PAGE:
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60 Holstein calves saved from barn fire

| Tuesday, Jan. 29, 2013, 12:02 a.m.
Brigid Beatty
At least 10 fire company's respond to a fire that tears through a barn at the Clayholm Farm in West Franklin Monday morning. 60 Holstein's that were housed in the barn were rescued before the hay and straw-fueled fire completely consumed the structure, Monday January 28, 2013. Brigid Beatty | Leader Times
Brigid Beatty
An excavator works on knocking downthe remaining structure where fire destroyed a barn at the Claypholm Farm in West Franklin Monday morning. 60 Holstein's that were housed in the barn were rescued before the hay and straw-fueled fire completely consumed the structure, Monday January 28, 2013. Brigid Beatty | Leader Times
Brigid Beatty
60 Holstein's that were housed in the barn were rescued before the hay and straw-fueled fire completely consumed the structure. At least 10 fire company's responded to the blaze that tore through a barn at the Clayholm Farm in West Franklin Monday morning. Monday January 28, 2013. Brigid Beatty | Leader Times
Brigid Beatty
A fire tears through a barn at the Clayholm Farm in West Franklin Monday morning. 60 Holstein's that were housed in the barn were rescued before the hay and straw-fueled fire completely consumed the structure, Monday January 28, 2013. Brigid Beatty | Leader Times

WEST FRANKLIN — A hay and straw-fueled fire caused thousands of dollars worth of damage when it tore through a barn housing 60 Holstein calves at a farm on Monday morning.

The barn at Clayholm Farms, 166 Clayholm Lane, was a complete loss, said Worthington fire Chief Randy Bowser, adding that the cause of the fire has yet to be determined.

The farm, owned by Ray Claypoole Jr. and Mervin Claypoole, is operated by Leland and Roy Claypoole.

Roy said his brother Leland spotted the smoke at around 8 a.m.

He said it took them both about 45 minutes to get all the calves out to safety, unlocking each wooden pen and pulling every animal out.

“Burning logs were coming down around us,” he said.

At least 10 area fire departments responded to the scene forming a relay of tanker trucks along a nearby road to ensure a steady supply of water to extinguish the flames.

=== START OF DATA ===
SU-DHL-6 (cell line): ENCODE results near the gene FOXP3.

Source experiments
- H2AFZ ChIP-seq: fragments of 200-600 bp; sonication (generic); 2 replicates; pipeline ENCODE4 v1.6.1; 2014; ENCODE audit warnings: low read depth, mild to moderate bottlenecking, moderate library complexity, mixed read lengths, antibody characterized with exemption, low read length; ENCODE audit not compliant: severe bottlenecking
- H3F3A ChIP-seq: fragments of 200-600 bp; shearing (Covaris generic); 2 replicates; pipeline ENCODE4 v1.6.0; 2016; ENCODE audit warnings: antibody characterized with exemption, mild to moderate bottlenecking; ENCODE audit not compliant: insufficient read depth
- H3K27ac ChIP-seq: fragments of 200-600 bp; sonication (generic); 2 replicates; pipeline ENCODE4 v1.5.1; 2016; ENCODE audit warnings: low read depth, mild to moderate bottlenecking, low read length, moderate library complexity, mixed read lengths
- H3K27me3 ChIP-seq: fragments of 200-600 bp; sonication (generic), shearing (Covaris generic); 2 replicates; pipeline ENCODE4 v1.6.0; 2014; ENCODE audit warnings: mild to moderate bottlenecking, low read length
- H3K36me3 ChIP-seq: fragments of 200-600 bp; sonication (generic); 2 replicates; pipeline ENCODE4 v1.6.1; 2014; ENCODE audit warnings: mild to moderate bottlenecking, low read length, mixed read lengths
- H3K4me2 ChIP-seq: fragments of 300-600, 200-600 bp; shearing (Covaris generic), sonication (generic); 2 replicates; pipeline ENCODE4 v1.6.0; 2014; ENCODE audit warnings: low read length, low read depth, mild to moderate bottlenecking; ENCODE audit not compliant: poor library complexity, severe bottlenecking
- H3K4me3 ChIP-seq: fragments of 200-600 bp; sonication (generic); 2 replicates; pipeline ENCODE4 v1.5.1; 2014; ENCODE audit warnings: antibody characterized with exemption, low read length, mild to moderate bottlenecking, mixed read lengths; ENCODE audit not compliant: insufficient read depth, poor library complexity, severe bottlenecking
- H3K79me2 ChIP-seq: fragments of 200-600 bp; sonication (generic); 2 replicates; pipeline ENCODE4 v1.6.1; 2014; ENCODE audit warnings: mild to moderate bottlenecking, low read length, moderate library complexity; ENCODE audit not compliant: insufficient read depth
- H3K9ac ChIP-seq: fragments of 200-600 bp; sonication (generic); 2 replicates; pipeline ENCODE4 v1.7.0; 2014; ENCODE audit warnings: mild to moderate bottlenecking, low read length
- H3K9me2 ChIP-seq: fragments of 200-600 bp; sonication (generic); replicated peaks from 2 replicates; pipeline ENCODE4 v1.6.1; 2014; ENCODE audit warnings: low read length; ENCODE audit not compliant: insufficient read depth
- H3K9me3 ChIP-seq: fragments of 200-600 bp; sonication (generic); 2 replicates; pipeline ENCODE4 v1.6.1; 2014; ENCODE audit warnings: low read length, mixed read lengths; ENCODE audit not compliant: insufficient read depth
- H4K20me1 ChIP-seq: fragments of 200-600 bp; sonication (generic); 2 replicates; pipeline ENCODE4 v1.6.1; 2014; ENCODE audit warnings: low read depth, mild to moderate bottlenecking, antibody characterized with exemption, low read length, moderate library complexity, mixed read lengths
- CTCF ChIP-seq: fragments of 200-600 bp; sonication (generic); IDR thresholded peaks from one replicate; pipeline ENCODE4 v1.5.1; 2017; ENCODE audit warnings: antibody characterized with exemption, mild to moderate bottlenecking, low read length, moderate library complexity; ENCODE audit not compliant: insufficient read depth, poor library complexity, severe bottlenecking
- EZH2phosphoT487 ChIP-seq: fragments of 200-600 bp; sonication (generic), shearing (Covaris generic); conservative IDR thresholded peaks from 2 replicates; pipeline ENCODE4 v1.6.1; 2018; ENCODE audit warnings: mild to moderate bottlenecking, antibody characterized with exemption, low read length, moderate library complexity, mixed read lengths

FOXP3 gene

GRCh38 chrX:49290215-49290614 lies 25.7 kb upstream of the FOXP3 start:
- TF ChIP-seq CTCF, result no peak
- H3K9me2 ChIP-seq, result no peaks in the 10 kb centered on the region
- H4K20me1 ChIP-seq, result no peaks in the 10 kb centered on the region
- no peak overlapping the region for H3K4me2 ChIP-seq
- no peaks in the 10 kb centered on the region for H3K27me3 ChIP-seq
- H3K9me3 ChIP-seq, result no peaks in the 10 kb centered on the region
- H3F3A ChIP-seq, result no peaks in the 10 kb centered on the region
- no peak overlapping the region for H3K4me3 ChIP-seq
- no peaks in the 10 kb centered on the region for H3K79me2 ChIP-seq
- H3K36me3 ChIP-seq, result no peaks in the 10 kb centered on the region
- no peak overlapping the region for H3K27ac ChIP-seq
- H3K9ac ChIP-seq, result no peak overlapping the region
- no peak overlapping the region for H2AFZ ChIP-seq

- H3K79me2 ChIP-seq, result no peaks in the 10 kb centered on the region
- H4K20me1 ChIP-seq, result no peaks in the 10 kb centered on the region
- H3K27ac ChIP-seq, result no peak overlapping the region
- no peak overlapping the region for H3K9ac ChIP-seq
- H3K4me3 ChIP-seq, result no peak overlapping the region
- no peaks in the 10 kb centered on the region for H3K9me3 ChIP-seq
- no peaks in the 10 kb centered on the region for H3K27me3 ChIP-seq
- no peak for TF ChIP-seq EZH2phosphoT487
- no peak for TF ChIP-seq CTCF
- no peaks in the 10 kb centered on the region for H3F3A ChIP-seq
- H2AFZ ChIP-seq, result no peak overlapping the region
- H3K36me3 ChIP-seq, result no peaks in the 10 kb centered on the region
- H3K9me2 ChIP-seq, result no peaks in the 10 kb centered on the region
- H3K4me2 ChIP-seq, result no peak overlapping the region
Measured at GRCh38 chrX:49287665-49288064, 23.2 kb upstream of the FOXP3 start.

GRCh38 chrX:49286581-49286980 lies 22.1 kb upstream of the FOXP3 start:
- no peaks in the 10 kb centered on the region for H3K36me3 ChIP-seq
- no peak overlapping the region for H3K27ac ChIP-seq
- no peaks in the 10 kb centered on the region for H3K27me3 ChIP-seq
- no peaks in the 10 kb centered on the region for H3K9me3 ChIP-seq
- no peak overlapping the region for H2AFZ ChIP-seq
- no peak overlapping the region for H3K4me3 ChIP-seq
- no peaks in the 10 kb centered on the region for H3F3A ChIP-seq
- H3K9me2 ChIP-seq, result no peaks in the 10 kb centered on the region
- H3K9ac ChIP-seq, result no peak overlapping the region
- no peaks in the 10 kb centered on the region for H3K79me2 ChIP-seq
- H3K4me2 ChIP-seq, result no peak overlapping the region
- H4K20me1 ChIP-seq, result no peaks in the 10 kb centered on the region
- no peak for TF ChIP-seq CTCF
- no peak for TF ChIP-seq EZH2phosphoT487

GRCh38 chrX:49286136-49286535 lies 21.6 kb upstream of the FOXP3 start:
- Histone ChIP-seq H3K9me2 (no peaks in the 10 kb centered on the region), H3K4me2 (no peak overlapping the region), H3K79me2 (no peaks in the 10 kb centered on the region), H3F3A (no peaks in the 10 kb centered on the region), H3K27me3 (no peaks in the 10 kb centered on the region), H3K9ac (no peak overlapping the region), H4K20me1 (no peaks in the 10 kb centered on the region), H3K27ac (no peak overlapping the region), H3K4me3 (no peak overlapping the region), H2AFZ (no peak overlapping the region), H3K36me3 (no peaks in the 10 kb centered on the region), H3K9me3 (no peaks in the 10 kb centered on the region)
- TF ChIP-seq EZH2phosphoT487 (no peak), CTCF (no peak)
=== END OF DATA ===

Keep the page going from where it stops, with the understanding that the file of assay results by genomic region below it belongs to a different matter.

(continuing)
One firefighter said he watched as the last three calves were led out to safety. Several chickens which had been roosting in the barn managed to escape on their own.

As an excavator worked on knocking down the remaining sagging structure, the Claypooles were faced with the problem of how to care for the displaced calves.

“We're trying to keep them warm,” said Ray as he walked to the back of an out-building used to store heavy farm equipment.

The calves, ranging in age from one week to three months, were temporarily corralled there until a more permanent place could be found.

Ray's wife, Shirley, said a tractor also was destroyed in the fire.

But the fire also had onsumed the calves food supply.

“We needed the hay and now we don't have it,” said Shirley.

She said she avoided going down to the barn for most of the morning and only arrived on scene in order to bring pizzas to the hungry firefighters.

“It's devastating and heartbreaking, but at least no one was hurt,” she said.

South Buffalo, Sugarcreek, Rayburn, Applewold, Kittanning Hose Co. 1, West Kittanning, Worthington-West Franklin and East Franklin fire departments and Kittanning Hose Co. 6 ambulance were among the companies responding.

Bad weather day

Firefighters labored to douse the fire as freezing rain gave way to a steady downpour of rain.

A winter weather advisory was in effect Monday morning for Armstrong and surrounding counties after freezing rain and ice accumulation was forecast for much of the region. Armstrong School District canceled classes and activities and state police said there were at least a dozen weather-related vehicle accidents.

Kenneth Campbell, assistant Armstrong County manager with PennDOT, said although temperatures rose above freezing during the day, motorists still need to exercise caution on area roads, especially on secondary roads where icy patches might still be present.

He also noted that material added to roadways for melting snow and ice could get washed away by rain.

Brigid Beatty is a staff writer for Trib Total Media. She can be reached at 724-543-1303 or bbeatty@tribweb.com.

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